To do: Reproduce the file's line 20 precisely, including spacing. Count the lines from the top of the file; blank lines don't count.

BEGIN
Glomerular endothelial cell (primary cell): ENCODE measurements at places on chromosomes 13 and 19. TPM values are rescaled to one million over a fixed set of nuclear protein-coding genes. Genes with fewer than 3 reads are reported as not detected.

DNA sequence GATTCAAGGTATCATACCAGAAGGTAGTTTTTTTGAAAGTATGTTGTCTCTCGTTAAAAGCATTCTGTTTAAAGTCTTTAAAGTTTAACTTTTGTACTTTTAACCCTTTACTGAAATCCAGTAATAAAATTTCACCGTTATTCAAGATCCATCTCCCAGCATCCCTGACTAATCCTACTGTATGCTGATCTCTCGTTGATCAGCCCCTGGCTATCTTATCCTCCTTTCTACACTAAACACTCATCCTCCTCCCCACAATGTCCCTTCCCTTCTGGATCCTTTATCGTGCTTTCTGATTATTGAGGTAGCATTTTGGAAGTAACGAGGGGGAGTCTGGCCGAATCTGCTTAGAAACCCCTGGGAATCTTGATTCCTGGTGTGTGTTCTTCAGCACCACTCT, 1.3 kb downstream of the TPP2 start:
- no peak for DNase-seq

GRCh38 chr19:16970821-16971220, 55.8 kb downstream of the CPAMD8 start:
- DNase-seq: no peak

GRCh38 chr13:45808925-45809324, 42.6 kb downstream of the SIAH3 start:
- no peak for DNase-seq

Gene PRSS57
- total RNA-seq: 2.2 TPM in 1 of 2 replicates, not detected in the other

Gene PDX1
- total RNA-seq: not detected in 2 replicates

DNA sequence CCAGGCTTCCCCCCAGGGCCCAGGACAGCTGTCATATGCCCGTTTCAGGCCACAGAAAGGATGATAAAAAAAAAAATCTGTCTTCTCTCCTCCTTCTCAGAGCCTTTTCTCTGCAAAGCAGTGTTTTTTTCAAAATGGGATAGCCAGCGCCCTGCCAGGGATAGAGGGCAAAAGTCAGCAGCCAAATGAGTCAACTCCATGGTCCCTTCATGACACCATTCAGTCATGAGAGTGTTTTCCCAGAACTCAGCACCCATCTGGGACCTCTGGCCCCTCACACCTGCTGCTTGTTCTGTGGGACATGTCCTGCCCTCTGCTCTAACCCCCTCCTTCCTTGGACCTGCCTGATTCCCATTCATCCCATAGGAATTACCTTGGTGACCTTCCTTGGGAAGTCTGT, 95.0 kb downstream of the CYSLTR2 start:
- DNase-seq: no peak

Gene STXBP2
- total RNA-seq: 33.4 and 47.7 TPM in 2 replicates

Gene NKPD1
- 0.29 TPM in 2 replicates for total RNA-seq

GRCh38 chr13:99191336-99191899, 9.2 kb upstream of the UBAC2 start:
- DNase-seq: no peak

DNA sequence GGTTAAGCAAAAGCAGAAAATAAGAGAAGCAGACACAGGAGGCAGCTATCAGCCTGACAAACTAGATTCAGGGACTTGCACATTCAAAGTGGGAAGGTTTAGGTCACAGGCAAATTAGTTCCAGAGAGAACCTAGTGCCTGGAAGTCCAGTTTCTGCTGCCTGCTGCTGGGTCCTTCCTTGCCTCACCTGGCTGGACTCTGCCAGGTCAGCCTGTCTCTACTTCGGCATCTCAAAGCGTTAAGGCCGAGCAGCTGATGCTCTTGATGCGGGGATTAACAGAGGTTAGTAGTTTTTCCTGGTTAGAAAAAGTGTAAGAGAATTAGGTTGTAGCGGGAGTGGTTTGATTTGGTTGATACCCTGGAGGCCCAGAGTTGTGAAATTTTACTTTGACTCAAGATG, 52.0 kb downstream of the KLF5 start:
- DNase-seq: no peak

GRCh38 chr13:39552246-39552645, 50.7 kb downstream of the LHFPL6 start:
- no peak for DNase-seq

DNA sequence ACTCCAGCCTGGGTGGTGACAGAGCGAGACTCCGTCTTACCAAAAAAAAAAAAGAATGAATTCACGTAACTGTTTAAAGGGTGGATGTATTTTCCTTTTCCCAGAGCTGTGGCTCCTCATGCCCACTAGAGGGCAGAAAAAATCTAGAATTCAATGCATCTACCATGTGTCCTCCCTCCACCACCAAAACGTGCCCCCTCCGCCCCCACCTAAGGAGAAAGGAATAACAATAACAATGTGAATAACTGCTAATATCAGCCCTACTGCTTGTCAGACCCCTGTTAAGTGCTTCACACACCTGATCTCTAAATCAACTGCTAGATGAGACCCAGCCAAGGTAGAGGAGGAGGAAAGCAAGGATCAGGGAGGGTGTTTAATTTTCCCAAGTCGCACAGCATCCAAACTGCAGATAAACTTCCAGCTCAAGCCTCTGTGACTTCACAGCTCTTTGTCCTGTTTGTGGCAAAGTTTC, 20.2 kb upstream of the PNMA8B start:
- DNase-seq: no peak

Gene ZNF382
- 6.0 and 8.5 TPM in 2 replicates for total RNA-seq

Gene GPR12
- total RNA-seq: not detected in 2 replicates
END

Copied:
DNA sequence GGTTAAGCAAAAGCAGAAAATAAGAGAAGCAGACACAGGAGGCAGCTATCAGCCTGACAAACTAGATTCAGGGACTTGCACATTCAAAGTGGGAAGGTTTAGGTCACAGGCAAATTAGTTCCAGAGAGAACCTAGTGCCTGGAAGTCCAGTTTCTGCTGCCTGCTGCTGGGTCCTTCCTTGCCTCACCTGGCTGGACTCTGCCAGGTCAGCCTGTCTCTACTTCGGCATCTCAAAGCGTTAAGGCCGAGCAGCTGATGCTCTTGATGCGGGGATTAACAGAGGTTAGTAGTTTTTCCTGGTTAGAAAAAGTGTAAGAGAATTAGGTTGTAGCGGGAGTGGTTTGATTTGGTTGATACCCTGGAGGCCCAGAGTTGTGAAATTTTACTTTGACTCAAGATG, 52.0 kb downstream of the KLF5 start: